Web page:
Papa Roach’s Jacoby Shaddix: ‘This Is The Record That Our Fans Have Been Waiting For’
The road to the release of Papa Roach’s new disc ‘The Connection’ (out Oct. 2) has not always been a smooth one, but that’s part of what powers the strength that it delivers. Written during a tumultuous time during lead vocalist Jacoby Shaddix’s life, the disc portrays a dark time for the band played out song by song. Kicking it off is the face-punching lead-off single ‘Still Swingin’ which is merely the prelude to the darkness that lies within.
Sonically, ‘The Connection’ draws from the elements that Papa Roach have mastered with past discs, and melds them into a new approach to their own brand of rock.
We recently caught up with Shaddix, who filled us in on his health status after recent vocal surgery, all facets of the new disc from the writing process to the studio and how he came out ‘Still Swingin’ on the other side at the end of it all.
Now that you can sit back and appreciate the fruits of your labor, how would you reflect on the whole writing and recording process on ‘The Connection’ as compared to past discs?
I would say that this one was just the f—ing hardest, most insane, most fun, exciting, crazier records we’ve ever made. Just the process of it, what we were all going through personally, making the record in Sacramento, we really made the record that we set out to make and it kind of exceeded our expectations. We got to the end and we listened to the record we were like “Oh f—, this record’s dope.”
This is the record that our fans have been waiting for. I think it encompasses all of our styles over the years of our career and we kind of just brought it all back around on this record. It’s really exciting. It’s an exciting time and rock music is at an interesting place right now and I just feel like this is the right record for rock music and P-Roach.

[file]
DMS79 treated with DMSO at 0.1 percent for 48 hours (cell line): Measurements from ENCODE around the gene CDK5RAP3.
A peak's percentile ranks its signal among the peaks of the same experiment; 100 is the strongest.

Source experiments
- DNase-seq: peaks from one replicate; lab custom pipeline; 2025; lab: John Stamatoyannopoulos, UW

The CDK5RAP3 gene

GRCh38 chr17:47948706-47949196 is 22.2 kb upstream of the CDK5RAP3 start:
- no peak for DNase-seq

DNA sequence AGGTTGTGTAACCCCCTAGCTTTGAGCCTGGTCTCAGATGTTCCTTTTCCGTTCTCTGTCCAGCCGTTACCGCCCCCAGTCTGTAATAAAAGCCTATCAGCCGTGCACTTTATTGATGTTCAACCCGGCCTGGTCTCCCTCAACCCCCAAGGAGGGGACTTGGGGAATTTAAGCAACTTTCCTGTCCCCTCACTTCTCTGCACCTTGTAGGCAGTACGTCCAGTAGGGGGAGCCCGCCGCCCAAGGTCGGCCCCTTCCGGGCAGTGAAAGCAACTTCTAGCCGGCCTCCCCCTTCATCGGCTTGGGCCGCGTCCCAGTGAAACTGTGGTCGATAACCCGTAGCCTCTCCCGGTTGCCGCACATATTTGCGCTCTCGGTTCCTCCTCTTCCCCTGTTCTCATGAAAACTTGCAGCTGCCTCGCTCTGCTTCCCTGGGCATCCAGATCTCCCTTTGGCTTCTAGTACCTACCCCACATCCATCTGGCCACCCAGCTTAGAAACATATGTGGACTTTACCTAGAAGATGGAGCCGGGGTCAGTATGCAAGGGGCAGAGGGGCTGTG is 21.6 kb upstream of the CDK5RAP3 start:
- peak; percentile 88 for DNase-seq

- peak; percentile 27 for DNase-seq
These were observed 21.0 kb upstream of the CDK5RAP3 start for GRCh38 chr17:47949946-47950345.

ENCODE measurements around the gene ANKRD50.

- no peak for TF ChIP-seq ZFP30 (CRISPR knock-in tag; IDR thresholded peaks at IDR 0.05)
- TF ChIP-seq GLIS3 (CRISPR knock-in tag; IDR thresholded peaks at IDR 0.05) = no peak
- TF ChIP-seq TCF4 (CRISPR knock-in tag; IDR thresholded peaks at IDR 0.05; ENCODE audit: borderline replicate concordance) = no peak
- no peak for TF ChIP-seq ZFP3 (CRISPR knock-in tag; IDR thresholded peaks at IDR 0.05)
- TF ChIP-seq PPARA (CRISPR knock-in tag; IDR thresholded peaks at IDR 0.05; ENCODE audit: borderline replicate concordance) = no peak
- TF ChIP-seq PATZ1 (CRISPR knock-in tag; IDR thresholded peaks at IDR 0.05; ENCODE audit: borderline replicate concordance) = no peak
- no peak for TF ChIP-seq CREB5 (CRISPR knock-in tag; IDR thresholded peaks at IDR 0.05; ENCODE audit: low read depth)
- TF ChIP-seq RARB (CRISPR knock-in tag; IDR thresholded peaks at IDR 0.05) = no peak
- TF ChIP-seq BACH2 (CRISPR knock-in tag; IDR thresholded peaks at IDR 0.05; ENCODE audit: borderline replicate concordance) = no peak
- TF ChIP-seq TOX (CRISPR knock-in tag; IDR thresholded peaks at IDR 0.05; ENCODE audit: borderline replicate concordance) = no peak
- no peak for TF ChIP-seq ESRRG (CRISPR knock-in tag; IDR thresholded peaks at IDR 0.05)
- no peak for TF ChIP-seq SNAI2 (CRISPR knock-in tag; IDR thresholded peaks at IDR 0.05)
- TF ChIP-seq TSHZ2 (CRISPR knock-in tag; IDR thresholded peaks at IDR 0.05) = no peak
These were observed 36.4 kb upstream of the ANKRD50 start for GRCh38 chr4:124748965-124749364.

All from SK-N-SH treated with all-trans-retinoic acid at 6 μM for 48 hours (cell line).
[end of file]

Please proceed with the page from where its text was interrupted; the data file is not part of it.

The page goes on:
Talk a bit about the impact of having producer James Michael in the studio with you; you’ve said that he really gets you and the vision for the band.
James Michael – first and foremost I love that guy like a brother. We all really connected in the studio. I was fighting for him, I was like, and “Man I want James Michael to produce the record.” The guys were like, “Let’s take meetings with a bunch of people.” And I was like, “No! James Michael is the guy!” I really wanted him, and they took my lead.
We had a meeting with him and everybody just clicked. It’s funny, towards the end of the process it got to the point where I was like I would start a sentence and he would finish it. We were just in tune. It was like having a fifth band member in the room because he’s a songwriter, he’s a singer, he’s a musician, he’s a producer, he understands where we’re coming from. It’s not like other producers don’t, it just felt like we were doing the right thing with the right people at the right time. It was great working with him in the studio, he really helped us.
We had concepts and ideas in our head and had these visions of what we wanted to create sonically and he really helped us see those things through from beginning to end. And also, just in the process of making the record, when we’re a little unsure of ourselves at times, he would always be like, “Guys, you are on the f—ing right path, don’t second guess yourselves right now because you are in it.” Because when you’re in the process of making music and you’ve got ten songs boiling at once, it was really cool to have that outside perspective looking at it from a helicopter’s point of view going okay, cool; it’s all good, because we get wound up.
The first single ‘Still Swingin’ is quintessential Papa Roach through and through. There’s no foreplay, it just starts out with a direct punch to the face – what kind of statement did you want to make with that song?
With this song, it’s like we hit a barn door with a barn door. It’s just plain and simple, and I think that’s really what we needed at this point and time for a lead single is just something that just would grab people’s attention. Especially with the riff off the top, it just bounces, it’s like “Oh sh–, something’s coming at you.”